Applications of microscope mode imaging mass spectrometry

Lead Research Organisation: University of Oxford
Department Name: Oxford Chemistry


Modern in vitro diagnostics lack the precision to rapidly identify the presence or absence of proteins at low concentrations. Improvements in their sensitivity and throughput will enable biomolecules to be quantified, and lead to more efficient protein recognition. The proposed research addresses these goals using a novel ion microscopy technique, microscope mass spectrometry imaging (MSI), to capture quantitative and mass-resolved chemical snapshots of complex surfaces. Microscope MSI differs from conventional microprobe MSI in the use of a defocused laser or ion beam to generate ions from large surface areas (~1 cm2) rather than from a single point. Using a specific electric field, the resulting ions are separated by their m/z, and electrostatically focused onto a two-dimensional detector array. The result is a series of ion images, one for each m/z. This multiplexed approach has the potential to: a) rapidly identify multiple biomarkers in clinical samples during a single experimental cycle; b) improve data acquisition rates by simultaneously analysing a large surface, and c) to improve sensitivity by using imaging sensors capable of recording single ion events. The proposed research explores this potential through three objectives: first, improve the sensitivity, mass range, and spatial and mass resolution of microscope MSI by incorporating reflectron mass spectrometry and pulsed ion extraction methods into an ion microscope; second, maximize sample throughput by demonstrating the simultaneous analysis of multiple biomarkers in sample arrays; and the third will apply these improvements to the analysis of complex biological samples by implementing machine learning for marker identification. Partnering with NPL will benefit each of these goals. NPL operates the National Centre of Excellence in Mass Spectrometry Imaging (NiCE-MSI), and contains a dedicated team of researchers, led by Professor Josephine Bunch, who have demonstrated expertise in mass spectrometry instrument development as well as the application of MSI to drug discovery. To better understand the performance and limitations of microscope MSI, it will be benchmarked against conventional microprobe MALDI methods where higher throughput is achieved by continuous movement of a sample under the laser beam, thus reducing the time between pixels where no data are acquired. This comparison will enable a fuller exploration of differences in the fundamental properties of these two imaging modes. Additionally, quantitation studies will further develop the use of microprobe MSI within clinically relevant contexts. Understanding the detection limits, sensitivity and dynamic range of microscope mode MSI will provide a solid metrological foundation for this new technology. Project objectives and Milestones: 1) Coupling microscope MSI with reflectron and pulsed extraction methods 2) Developing microscope ion optics for enhanced spatial resolution or mass range 3) Simultaneous microscope MSI of sample arrays 4) Microscope MSI of protein sites within tissues using mass tags with comparison to high-throughput microprobe MSI. Development of suitable machine learning algorithms 5) Use of microscope mode for quantitative MSI and comparison to microprobe mode. The proposed research will benefit from two patented technologies developed at Oxford and previously funded by the EPSRC. The first, Pixel Imaging Mass Spectrometry (PImMS), uses an event-triggered, time-stamping image sensor to record the position and arrival time for each detected ion to a precision of 12.5 ns, and effectively allows every resolved m/z to be imaged during one experimental MSI cycle. The second technology is a fast scintillator that enhances the time resolution of typical MSI detector arrays.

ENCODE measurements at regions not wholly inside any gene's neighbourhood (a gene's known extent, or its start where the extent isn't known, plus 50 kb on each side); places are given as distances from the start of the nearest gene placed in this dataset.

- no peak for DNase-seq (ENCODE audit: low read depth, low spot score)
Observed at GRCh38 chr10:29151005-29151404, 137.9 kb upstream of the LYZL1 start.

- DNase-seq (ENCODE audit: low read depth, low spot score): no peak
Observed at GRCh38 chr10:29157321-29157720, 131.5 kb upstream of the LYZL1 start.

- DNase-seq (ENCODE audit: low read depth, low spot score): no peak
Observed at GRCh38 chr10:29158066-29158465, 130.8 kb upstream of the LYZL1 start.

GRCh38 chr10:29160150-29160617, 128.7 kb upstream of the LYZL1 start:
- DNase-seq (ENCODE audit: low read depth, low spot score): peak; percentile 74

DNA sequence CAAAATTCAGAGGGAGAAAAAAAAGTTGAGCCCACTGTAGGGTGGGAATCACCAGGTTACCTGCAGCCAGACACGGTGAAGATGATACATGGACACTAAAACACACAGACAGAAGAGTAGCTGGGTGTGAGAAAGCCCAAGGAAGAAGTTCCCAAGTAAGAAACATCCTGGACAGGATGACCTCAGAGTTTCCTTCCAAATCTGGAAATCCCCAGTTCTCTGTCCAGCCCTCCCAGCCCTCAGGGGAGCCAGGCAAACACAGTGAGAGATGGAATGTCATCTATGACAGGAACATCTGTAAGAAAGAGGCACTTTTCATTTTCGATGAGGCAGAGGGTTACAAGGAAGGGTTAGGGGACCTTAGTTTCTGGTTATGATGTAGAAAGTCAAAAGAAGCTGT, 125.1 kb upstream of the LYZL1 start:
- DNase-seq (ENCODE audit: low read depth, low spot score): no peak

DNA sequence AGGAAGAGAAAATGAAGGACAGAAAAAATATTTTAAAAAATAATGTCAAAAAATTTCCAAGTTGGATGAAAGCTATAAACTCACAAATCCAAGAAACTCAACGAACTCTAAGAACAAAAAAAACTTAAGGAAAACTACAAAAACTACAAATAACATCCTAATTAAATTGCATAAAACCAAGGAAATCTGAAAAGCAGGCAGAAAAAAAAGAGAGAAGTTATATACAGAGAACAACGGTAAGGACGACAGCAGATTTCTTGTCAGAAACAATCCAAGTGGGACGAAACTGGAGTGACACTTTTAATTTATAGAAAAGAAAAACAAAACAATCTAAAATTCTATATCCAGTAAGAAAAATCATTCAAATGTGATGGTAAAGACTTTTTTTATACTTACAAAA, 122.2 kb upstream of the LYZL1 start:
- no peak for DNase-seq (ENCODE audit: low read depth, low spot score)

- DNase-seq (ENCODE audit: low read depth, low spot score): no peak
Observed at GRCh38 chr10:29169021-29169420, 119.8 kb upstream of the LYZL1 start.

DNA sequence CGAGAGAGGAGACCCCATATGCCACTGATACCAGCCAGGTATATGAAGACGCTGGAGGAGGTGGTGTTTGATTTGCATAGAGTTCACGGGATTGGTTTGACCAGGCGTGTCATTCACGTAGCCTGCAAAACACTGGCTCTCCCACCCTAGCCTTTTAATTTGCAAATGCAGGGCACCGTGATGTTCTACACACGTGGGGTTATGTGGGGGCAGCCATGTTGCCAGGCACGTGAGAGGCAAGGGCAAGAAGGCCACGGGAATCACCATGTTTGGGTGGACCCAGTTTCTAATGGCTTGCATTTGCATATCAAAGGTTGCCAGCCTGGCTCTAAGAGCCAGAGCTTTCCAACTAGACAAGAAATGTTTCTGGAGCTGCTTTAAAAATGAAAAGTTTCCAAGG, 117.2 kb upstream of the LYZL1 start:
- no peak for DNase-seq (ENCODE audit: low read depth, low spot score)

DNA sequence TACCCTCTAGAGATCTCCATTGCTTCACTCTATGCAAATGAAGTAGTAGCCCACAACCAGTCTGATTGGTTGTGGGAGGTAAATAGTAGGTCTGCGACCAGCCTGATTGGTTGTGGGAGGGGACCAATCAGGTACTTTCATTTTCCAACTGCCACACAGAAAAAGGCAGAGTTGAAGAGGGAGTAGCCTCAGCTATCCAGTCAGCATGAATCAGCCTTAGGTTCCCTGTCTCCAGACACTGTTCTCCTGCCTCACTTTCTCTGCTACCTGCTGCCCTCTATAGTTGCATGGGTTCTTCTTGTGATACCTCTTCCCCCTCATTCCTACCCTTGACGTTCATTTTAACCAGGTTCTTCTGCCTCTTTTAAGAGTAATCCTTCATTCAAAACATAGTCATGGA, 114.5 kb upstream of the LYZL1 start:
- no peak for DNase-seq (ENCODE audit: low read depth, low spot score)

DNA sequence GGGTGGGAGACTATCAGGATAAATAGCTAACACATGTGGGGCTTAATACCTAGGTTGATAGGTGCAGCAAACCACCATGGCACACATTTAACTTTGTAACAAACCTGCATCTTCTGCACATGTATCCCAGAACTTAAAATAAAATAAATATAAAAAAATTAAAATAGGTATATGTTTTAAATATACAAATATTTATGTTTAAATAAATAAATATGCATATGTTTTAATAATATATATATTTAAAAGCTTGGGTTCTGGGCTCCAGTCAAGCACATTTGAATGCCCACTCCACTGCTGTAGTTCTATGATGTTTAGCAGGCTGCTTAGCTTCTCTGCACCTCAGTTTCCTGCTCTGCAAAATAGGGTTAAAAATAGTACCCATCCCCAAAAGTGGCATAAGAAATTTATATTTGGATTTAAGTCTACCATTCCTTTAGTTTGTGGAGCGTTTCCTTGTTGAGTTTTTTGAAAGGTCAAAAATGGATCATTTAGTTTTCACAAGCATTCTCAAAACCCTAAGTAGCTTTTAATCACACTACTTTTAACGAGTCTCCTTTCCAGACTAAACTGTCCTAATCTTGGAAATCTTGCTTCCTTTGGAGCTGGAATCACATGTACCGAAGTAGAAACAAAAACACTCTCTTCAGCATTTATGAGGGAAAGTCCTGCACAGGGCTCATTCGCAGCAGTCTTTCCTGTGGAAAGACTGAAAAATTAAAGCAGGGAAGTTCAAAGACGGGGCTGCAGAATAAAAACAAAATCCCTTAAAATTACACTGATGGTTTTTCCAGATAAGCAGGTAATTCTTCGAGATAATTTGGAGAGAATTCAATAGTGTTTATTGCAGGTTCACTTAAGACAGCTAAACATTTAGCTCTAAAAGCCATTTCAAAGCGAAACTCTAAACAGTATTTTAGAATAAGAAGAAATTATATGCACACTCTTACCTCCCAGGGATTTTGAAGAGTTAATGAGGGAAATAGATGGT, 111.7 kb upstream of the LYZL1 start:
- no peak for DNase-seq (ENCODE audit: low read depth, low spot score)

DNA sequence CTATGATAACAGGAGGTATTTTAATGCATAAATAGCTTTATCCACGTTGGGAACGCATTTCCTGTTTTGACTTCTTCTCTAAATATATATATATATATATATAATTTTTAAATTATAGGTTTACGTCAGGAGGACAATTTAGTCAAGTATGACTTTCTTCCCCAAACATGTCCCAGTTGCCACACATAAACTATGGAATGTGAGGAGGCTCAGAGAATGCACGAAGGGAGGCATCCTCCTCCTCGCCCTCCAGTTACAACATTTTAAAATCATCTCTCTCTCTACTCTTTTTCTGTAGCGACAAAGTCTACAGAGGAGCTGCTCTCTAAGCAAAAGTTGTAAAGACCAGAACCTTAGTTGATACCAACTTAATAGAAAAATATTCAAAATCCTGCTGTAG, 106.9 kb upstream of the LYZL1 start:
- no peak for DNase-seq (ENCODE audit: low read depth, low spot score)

This project falls within the EPSRC Physical Sciences research area, under the medical imaging, sensors and instrumentation, and analytical science portfolios and is a collaboration with NPL.


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Studentship Projects

Project Reference Relationship Related To Start End Student Name
EP/R513295/1 01/10/2018 30/09/2023
2367132 Studentship EP/R513295/1 01/10/2018 31/03/2022 Natasha Michaela Smith